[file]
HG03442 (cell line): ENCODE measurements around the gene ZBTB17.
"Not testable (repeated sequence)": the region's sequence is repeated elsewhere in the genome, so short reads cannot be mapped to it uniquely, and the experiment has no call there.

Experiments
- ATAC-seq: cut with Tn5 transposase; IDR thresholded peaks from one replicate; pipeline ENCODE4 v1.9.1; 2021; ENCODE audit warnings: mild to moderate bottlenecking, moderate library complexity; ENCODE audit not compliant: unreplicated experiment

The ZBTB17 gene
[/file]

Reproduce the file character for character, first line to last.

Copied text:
HG03442 (cell line): ENCODE measurements around the gene ZBTB17.
"Not testable (repeated sequence)": the region's sequence is repeated elsewhere in the genome, so short reads cannot be mapped to it uniquely, and the experiment has no call there.

Experiments
- ATAC-seq: cut with Tn5 transposase; IDR thresholded peaks from one replicate; pipeline ENCODE4 v1.9.1; 2021; ENCODE audit warnings: mild to moderate bottlenecking, moderate library complexity; ENCODE audit not compliant: unreplicated experiment

The ZBTB17 gene